IIt’s a gorgeous late fall day at Herne Bay High School in Kent, and the boys and girls in red tops are playing sports on man-made man-made pitches, but Principal Jon Boyes is looking into the distance , pointing out a piece of land on the across the road. If the local authority could be persuaded to buy him, he said, he might be able to move to a new much-needed sixth-grade center.

The school, a modern high school – a non-selective school in selective authority – is heavily oversubscribed, and a huge housing development adjacent to the school is poised to bring even more students out of the gate.

Although local high schools have been allowed to expand in recent years, there is however no money available for the necessary construction work at Herne Bay High School.

The irony of the situation is not lost on Boyes. Several local high schools cannot fill their places with students who have passed the Kent entrance test and instead take large numbers on appeal.

Meanwhile, the Herne Bay peak rejects a significant number: it’s supposed to accommodate 258 11-year-olds each year, but actually 280.

At the national level, grammars have been allowed to develop; a handful of authorities, including Kent, remain totally selective, while several others are partially so. So, are more children in these fields reaching the required level? Or is it getting easier and easier to go to a selective school?

The Guardian asked the 162 remaining high schools in England about their recent admissions numbers via a Freedom of Information request, which was also made to the relevant local authorities, and received figures for 143 in the past five years. The results show an interesting trend. Those 143 schools grew 5.4% – about 1,200 students in total – but the number of test participants of 11 and over did not keep pace; they only increased by 2.4%, at a time when the number of 11-year-olds was also increasing.

How did grammars manage to develop while apparently forcing children to take the same tests?

Kent’s example may shed light on the matter. Of the seven grammars in East Kent that host students from Herne Bay, three have expanded since 2016. Yet not all are full – and all but one host a significant number of students who have not passed the test of 11 and above.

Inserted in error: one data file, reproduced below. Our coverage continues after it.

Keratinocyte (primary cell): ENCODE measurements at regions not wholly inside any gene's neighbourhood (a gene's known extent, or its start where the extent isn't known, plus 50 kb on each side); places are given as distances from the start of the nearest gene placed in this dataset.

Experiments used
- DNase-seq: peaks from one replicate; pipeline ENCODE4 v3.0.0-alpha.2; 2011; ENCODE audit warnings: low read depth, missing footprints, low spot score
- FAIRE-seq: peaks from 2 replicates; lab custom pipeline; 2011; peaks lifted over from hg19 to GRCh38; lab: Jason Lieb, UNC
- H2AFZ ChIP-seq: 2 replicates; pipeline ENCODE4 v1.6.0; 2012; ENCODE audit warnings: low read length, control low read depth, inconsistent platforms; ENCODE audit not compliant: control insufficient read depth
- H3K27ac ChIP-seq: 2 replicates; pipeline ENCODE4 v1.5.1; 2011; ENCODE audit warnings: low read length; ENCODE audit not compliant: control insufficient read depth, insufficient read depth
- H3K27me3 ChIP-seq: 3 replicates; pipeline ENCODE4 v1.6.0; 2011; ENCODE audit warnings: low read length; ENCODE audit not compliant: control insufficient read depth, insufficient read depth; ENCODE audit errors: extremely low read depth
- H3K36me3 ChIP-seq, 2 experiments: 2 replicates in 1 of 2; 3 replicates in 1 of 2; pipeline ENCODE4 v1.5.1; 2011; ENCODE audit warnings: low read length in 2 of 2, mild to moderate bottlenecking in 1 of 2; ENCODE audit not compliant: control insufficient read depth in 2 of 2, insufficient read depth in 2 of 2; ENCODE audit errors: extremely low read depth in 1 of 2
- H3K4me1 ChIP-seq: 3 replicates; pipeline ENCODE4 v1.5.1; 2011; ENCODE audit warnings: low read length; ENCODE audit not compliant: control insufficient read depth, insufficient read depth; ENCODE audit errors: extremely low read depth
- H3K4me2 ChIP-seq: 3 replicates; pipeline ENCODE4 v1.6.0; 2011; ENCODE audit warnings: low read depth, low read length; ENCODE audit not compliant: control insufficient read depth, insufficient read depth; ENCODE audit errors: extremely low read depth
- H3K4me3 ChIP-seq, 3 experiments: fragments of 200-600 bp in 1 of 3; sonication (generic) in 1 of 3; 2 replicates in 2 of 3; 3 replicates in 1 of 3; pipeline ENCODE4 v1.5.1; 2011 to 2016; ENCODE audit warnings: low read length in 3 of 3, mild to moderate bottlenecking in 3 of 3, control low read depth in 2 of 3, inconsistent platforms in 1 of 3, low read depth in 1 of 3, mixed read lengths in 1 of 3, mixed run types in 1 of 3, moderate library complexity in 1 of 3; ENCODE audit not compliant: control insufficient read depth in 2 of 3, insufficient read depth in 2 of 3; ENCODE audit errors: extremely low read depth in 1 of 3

The range of ways Kent grammars find students who failed the controversial test is impressive. About 20% pass the test the first time. An additional 4% – around 600 each year – are then offered places in high schools on the basis of calls from their primary school directors to panels chaired by grammar directors. Another tranche wins places following parental calls – another 425 this year. In addition, children living in Dover or Folkestone can take a second local test over the age of 11: in 2017-2019, six in 10 children taking this test passed.

Six of the seven grammars that serve Herne Bay this year welcomed students who had failed 11 and above, after calls from parents – 10% of their enrollment. In Kent, 14 high schools that have grown are welcoming students in this way, and 35% of the county’s more than 11 applicants now go to high school, at least 10% more than expected.

Meanwhile, dozens of local children in Herne Bay have to go elsewhere, to non-selective schools. Boyes says it’s discriminatory: it’s the only school in this coastal town and most of the students who can’t get in have to go to Canterbury, seven miles away. “A large proportion will come from disadvantaged families, just because that’s the way it works,” he says. “Most of the students who attend high school come from the kind of families where they make an active choice to travel and have the means to do so. This is not the case for students who cannot enter their local high school.

“If the high schools facilitate the test so that they can develop, it must come to the detriment of the neighboring high schools”, explains James Coombs. Photograph: Ben Gurr / The Guardian

While Kent grammars fill in the blanks with students who did not pass the test, different means have been adopted elsewhere.

In Buckinghamshire – where schools were unable to fill places with pupils from within the county and were forced to take “test tourists” from elsewhere – the solution was to lower the mark from passage.

Over a 10-year period, enrollment at the county’s 13 high schools increased by nearly 300, or 14%. Information released in response to freedom of information requests by local activist James Coombs confirms what happened.